The rise and rise of Climate Care

Drawing: the Indian treadle pump backed by Climate Care

Climate Care, the leading UK carbon offset company, has had an eventful few weeks. A few days after receiving an unexpected visit from climate activists who presented management with a basket of red herrings, the company put out a press release claiming that it would offset 1% of the UK's total carbon emissions next year. In sixty projects around the third world, Climate Care claims that it will reduce emissions in 2008 by 6m tonnes, or ten times as much as it has done this year. It is claiming spectacular growth rates. Continuous critical attention from newspapers and sceptical greens does not appear to have dented Climate Care's prospects one iota.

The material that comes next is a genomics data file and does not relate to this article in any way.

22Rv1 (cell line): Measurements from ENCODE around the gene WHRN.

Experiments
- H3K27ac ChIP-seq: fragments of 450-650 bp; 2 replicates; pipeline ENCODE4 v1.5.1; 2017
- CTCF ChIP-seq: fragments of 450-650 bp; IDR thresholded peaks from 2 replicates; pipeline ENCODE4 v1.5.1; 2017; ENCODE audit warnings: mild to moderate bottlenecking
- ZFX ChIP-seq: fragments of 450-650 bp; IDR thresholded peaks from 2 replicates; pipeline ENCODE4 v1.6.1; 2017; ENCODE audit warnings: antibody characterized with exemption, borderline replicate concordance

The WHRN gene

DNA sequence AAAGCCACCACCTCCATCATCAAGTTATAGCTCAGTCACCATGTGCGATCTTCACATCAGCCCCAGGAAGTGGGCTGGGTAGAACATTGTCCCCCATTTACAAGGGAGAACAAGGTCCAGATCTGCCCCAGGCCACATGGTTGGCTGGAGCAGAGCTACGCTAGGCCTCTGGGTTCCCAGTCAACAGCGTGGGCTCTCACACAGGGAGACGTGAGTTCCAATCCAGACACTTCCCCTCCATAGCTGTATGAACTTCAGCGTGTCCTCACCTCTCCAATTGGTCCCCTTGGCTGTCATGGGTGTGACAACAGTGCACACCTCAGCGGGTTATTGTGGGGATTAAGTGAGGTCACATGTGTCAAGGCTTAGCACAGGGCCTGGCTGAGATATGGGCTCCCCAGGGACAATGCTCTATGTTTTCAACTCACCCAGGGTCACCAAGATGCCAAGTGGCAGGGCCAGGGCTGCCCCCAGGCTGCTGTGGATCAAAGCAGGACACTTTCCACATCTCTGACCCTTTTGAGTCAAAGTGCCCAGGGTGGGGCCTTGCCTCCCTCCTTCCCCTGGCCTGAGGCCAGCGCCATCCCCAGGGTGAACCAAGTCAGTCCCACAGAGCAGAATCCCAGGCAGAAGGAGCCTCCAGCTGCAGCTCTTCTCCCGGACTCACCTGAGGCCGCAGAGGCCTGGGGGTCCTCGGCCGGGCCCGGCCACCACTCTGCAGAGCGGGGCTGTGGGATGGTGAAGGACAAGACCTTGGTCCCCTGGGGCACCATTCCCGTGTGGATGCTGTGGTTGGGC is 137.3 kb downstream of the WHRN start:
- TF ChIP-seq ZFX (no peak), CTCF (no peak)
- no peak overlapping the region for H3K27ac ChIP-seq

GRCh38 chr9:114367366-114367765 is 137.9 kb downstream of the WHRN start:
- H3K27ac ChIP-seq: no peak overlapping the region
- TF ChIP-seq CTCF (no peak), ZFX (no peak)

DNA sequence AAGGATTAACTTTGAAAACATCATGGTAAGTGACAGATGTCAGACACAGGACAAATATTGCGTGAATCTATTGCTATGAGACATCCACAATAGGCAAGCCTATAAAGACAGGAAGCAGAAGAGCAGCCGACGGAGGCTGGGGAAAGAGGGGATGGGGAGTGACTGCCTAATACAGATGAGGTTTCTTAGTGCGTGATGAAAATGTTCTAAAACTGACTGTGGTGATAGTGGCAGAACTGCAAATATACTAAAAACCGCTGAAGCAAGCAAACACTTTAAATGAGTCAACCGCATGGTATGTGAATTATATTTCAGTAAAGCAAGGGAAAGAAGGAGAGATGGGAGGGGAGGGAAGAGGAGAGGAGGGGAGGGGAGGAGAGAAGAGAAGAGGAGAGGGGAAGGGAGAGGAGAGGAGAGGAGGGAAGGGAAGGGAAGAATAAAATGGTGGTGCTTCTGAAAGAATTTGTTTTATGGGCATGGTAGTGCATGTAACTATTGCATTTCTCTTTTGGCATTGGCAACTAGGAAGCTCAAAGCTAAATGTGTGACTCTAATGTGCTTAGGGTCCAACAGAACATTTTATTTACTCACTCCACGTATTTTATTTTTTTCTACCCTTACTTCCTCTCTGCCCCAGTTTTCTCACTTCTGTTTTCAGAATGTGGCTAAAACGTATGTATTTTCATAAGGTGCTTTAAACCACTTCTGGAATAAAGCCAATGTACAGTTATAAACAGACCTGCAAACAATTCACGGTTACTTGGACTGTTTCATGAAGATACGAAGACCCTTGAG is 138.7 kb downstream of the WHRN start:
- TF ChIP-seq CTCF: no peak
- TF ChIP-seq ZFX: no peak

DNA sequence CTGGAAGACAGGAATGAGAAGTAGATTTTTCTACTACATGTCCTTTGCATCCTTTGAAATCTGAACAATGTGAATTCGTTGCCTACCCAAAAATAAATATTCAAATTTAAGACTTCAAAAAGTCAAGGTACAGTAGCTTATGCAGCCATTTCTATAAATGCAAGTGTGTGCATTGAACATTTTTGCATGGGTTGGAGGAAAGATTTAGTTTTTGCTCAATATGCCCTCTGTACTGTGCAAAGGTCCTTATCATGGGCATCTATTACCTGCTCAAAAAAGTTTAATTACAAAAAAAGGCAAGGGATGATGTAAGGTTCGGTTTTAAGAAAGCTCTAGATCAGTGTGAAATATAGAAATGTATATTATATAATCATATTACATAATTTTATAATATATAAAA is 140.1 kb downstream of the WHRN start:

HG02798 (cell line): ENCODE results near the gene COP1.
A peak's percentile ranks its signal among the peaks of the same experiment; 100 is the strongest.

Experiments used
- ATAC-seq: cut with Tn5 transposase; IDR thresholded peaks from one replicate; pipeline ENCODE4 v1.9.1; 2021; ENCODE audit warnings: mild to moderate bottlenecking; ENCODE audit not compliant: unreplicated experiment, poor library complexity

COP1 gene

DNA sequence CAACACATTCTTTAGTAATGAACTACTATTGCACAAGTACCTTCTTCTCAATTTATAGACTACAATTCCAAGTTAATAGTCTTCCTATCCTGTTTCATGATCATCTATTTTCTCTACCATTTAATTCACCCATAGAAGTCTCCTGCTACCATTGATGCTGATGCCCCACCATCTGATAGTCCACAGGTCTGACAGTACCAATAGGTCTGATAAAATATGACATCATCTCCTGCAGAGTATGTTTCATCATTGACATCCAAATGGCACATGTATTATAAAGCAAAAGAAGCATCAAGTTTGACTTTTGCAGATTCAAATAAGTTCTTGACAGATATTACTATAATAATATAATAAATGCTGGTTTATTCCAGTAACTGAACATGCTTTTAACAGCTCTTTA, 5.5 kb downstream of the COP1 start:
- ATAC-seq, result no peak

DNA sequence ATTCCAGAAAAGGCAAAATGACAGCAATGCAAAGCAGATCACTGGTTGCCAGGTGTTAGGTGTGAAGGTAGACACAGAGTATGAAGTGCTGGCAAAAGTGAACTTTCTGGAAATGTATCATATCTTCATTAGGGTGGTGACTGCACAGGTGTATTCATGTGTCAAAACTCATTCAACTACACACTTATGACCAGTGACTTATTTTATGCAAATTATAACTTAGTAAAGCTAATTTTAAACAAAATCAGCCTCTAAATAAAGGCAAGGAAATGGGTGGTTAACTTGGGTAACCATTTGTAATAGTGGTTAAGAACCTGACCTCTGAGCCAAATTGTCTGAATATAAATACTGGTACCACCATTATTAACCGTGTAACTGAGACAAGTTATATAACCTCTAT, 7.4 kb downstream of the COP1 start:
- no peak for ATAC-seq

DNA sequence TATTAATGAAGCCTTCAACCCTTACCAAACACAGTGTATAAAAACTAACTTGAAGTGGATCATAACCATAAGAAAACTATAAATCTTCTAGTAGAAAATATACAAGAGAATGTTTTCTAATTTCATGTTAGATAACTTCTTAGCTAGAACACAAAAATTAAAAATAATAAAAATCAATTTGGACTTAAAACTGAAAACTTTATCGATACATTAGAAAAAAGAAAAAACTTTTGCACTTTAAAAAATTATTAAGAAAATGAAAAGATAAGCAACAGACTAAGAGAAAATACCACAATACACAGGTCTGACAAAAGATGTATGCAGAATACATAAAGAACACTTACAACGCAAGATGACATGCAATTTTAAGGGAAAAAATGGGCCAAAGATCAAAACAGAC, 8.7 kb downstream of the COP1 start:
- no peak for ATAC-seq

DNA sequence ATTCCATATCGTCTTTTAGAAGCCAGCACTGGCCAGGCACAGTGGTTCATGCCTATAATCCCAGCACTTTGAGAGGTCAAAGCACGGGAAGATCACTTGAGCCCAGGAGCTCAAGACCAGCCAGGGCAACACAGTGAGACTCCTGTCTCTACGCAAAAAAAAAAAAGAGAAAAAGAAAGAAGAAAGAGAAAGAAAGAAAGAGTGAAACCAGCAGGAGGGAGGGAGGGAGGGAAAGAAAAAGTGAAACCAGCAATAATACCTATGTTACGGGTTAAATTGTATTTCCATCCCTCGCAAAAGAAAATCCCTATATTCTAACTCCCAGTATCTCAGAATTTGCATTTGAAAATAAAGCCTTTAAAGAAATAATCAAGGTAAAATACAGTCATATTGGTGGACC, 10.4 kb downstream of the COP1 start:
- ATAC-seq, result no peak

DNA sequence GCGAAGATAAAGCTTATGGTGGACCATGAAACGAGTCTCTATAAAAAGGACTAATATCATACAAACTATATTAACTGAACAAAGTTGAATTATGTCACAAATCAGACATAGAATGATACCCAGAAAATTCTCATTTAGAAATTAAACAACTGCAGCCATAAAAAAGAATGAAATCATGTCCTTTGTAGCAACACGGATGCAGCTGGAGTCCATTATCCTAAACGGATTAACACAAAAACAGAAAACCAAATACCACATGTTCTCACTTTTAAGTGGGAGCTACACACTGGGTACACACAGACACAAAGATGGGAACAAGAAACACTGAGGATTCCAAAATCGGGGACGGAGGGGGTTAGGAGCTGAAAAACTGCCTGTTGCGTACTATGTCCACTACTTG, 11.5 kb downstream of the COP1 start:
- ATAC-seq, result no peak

The core problems with offsetting are two-fold:

  • guaranteeing additionality (ensuring that the investments in carbon reduction wouldn't have happened anyway)
  • verifying the reductions.

Climate Care fails on both of these two important issues. Though Climate Care is getting increasingly tetchy with its critics, the blunt truth is that the company simply doesn't deliver genuine and quantifiable cuts in emissions. Increasingly, it works as an international development agency rather than as a business balancing one person's emissions with a reduction in another's. Climate Care may do a lot of good around the world, but it doesn't cut carbon dioxide emissions in a reliable or auditable way.

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